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Active Directory [message #191003] Mon, 04 September 2006 01:37 Go to next message
vsharmac
Messages: 16
Registered: July 2005
Junior Member
I am setting up active directory for database release 10.2.0.1 and my operating system is windows server 2000.

My database is already installed and its working fine. Now i have to set the active directory. Do i have to re-install the database while setting the Active directory or can i continue with the existing setup.

your response will be greatly appreciated

Vikash
Re: Active Directory [message #192323 is a reply to message #191003] Mon, 11 September 2006 18:41 Go to previous messageGo to next message
nmacdannald
Messages: 460
Registered: July 2005
Location: Stockton, California - US...
Senior Member
What is 'Now i have to set the active directory'?

Do you mean archive directory? If so then just create the directory you want to use and change the init.ora file to point to it, and restart the database.

In fact you may not even need to restart the database if you use the right statement on a running database.

Something like
1) create the directory you want to use
2) make sure audit_trail = true in your init.ora file
3) issue statement 'alter database archivelog rename '<yourfile>' TO '<newfile>';'

Hope this helps.
Neil.

[Updated on: Mon, 11 September 2006 18:47]

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Re: Active Directory [message #192516 is a reply to message #192323] Tue, 12 September 2006 13:00 Go to previous messageGo to next message
andrew again
Messages: 2577
Registered: March 2000
Senior Member
active directory aka LDAP. Best to check on Metalink.
Re: Active Directory [message #192540 is a reply to message #191003] Tue, 12 September 2006 15:51 Go to previous message
nmacdannald
Messages: 460
Registered: July 2005
Location: Stockton, California - US...
Senior Member
Oh yes, Active_directoy or ldap.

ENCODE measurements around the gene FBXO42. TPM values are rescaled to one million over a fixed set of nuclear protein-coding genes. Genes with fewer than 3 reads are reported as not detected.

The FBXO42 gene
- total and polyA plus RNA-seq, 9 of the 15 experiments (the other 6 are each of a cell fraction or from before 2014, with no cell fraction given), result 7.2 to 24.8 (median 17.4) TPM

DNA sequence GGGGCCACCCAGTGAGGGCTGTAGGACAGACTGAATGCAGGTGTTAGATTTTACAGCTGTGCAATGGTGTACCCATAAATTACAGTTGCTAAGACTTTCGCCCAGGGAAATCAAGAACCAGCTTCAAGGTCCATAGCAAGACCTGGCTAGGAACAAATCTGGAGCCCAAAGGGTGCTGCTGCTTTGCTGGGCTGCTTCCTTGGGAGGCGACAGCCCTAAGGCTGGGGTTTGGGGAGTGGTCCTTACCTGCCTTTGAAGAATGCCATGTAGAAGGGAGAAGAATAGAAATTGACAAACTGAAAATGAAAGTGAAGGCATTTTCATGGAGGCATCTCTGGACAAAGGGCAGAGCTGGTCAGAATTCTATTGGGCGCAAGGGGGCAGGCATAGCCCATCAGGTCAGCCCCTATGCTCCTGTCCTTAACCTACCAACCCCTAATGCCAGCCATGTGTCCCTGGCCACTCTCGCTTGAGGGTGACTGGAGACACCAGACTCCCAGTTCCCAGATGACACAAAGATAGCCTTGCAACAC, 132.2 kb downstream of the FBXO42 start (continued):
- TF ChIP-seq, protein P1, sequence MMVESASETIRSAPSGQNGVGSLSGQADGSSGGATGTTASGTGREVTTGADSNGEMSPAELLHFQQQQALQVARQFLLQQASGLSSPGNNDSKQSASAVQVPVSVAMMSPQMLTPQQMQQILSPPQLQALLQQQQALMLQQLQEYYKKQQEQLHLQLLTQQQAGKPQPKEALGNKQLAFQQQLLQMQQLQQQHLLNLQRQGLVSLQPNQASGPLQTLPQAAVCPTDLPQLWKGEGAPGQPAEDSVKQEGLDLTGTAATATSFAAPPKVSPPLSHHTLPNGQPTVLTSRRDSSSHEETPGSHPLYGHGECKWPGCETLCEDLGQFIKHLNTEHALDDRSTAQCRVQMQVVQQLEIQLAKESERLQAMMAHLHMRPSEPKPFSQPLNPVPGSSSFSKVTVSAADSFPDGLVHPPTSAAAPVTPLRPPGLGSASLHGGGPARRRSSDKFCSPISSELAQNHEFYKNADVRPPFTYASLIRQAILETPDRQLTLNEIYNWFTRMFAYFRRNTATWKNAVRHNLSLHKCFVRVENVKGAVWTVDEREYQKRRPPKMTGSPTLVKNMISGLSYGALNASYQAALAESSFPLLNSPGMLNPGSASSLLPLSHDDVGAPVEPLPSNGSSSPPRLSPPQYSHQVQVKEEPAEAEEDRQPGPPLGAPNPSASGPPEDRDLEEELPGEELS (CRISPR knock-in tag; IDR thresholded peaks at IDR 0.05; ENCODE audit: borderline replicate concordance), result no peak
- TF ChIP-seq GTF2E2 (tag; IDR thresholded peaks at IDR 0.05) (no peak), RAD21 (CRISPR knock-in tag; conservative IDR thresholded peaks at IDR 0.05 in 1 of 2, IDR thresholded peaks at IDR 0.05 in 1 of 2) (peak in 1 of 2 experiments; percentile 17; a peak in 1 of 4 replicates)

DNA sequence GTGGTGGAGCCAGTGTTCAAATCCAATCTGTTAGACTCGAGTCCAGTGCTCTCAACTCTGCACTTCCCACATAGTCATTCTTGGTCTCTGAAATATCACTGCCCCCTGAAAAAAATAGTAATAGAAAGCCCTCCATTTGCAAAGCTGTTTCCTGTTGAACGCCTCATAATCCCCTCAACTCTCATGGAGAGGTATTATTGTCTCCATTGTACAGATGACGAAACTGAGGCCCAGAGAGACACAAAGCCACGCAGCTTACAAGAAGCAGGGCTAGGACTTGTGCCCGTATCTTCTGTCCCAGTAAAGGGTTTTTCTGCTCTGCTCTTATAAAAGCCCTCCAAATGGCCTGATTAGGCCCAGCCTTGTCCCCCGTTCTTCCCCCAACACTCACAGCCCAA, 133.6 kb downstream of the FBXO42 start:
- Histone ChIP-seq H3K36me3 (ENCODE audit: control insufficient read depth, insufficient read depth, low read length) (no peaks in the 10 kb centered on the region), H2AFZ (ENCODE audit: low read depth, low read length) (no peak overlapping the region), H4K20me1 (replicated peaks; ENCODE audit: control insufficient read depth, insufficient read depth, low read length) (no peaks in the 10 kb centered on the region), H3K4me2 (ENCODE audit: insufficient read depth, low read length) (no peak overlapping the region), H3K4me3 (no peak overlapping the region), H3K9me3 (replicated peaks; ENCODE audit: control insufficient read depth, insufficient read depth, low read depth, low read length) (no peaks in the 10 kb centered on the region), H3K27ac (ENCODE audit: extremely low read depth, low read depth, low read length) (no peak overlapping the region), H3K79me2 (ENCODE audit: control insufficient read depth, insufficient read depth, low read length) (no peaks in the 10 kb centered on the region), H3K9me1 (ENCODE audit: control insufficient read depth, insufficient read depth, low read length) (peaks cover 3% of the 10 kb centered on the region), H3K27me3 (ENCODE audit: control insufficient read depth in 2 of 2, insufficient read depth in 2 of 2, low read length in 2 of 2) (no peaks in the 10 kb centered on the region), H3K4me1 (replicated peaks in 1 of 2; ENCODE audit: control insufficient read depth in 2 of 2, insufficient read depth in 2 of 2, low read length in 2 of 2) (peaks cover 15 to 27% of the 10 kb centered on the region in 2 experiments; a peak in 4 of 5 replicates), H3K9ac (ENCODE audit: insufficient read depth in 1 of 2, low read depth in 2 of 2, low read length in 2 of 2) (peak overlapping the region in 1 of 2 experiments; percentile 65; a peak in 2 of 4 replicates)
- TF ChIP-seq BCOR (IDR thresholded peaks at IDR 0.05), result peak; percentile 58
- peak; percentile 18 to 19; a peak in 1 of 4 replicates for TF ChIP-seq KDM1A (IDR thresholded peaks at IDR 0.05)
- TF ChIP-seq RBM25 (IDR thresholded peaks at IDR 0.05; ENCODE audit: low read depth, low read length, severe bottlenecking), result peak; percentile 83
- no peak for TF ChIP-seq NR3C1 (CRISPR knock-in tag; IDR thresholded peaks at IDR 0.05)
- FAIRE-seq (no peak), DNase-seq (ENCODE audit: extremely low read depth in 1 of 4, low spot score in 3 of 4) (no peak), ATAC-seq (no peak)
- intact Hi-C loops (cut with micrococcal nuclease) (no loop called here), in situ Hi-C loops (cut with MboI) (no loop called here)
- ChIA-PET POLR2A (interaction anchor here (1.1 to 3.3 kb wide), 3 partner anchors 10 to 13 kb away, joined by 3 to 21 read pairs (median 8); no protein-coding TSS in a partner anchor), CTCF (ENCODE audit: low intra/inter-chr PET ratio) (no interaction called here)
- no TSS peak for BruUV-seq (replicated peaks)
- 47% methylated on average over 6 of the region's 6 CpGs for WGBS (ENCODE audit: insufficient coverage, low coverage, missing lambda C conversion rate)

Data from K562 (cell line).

From the book;

What Is LDAP?
LDAP is a standard, extensible directory access protocol that enables directory
clients and servers to interact using a common language. LDAP, as the name
suggests, is a lightweight implementation the X.500 Directory Access Protocol
(DAP), first published in 1990. The X.500 protocol grew out of a need for a directory
model that bridged applications and operating systems. However, it proved
cumbersome, partly because it runs over the OSI networking stack. LDAP by
contrast runs directly over TCP/IP, which is popular, fast, simple, and relatively
inexpensive to implement.
This section contains the following topics:
n The Benefits of LDAP
n LDAP Version 3
n C LDAP API
n LDIF
The Benefits of LDAP
LDAP simplifies directory management in the following ways.
n It provides users and applications in an enterprise with a single, well-defined,
standard interface to a single, extensible directory service.
n It reduces the need to manage and coordinate application-specific directories
n Its well-defined protocol and array of programmatic interfaces make it more
practical to deploy internet-ready applications that leverage the directory.
What Is LDAP?
2-6 Oracle9i Directory Service Integration and Deployment Guide
LDAP Version 3
The most recent version of the LDAP protocol is version 3, which in December 1997
was approved as an Internet standard. Version 3 improves on version 2 in fve
ways.
n Globalization Support
LDAP version 3 supports UTF-8, an encoding of Unicode, the 16-bit encoding
standard used to store and retrieve information in any language.
n Referrals
LDAP 3 supports knowledge references, LDAP URLs that refer users to other
directory servers if the requested information does not reside on the server
being queried. This feature enables a directory to be partitioned—that is,
distributed across different servers.
n Security
LDAP version 3 supports SASL (Simple Authentication and Security Layer), an
Internet standard that enables clients to choose the authentication protocols that
they want to use. It also supports Transport Layer Security (TLS), a
standardized version of Secure Sockets Layer (SSL), which encrypts data that
passes between client and server.
n Extensibility
LDAP version 3 enables new LDAP operations to be defined, uses mechanisms
called controls to modify existing operations, and permits new authentication
methods through SASL.
n Feature and schema discovery
LDAP version 3 servers publish the versions of the LDAP protocol that they
support and their schemas in a directory entry called the root DSE (directory
server-specific entry). This feature facilitates interaction with other LDAP
clients and servers.
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